WASHINGTON — New Jersey Republican Gov. Chris Christie reunited with President Barack Obama on Thursday for the first time since the pair teamed up in response to Superstorm Sandy.
Christie made an unannounced visit to the White House, where he met with Obama to press for $83 billion in extra disaster aid for his state plus New York and Connecticut.
Obama is expected to ask Congress for about $50 billion in additional emergency aid for 11 states struck by the late October storm.
Christie made a similar pitch to a fellow Republican, House Speaker John Boehner of Ohio, later at the Capitol. He also met with Sen. Mary Landrieu, D-La., who chairs the appropriations subcommittee on homeland security, which oversees aid. New York Gov. Andrew Cuomo and New York City Mayor Michael Bloomberg have made similar trips to Washington recently to press for federal money.
Christie wouldn’t talk to reporters about his meeting with the president.
The New Jersey governor could seek the presidency himself in 2016. His warm praise of Obama’s handling of the storm just days before the election in November drew fire some fellow Republicans. But the fast friendship Christie and Obama formed as they toured the devastation from Sandy in the final days before the presidential election could pay dividends for a governor eager to rebuild his state and in need of federal dollars.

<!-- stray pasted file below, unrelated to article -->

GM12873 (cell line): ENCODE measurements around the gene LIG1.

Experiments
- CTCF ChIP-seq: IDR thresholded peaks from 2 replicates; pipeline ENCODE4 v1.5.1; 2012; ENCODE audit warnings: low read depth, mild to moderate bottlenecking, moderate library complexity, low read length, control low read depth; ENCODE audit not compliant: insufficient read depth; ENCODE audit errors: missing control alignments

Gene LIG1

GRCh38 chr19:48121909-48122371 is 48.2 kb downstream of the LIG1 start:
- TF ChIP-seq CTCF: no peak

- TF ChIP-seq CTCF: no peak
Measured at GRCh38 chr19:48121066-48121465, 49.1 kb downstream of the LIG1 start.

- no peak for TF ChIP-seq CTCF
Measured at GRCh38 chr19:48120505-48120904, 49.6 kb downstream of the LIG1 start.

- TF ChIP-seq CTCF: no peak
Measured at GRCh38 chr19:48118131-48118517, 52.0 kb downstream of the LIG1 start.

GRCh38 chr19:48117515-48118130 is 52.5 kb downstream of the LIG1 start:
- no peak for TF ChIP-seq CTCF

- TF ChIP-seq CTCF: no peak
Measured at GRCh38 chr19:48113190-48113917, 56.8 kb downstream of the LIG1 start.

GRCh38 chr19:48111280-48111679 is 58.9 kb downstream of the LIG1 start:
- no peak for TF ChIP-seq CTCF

Christie’s White House visit even sparked speculation he might be carrying a private message from the president to Boehner. Obama and the speaker talked by telephone Wednesday about averting the so-called fiscal cliff, a combination of automatic tax increases and spending cuts set to begin in January.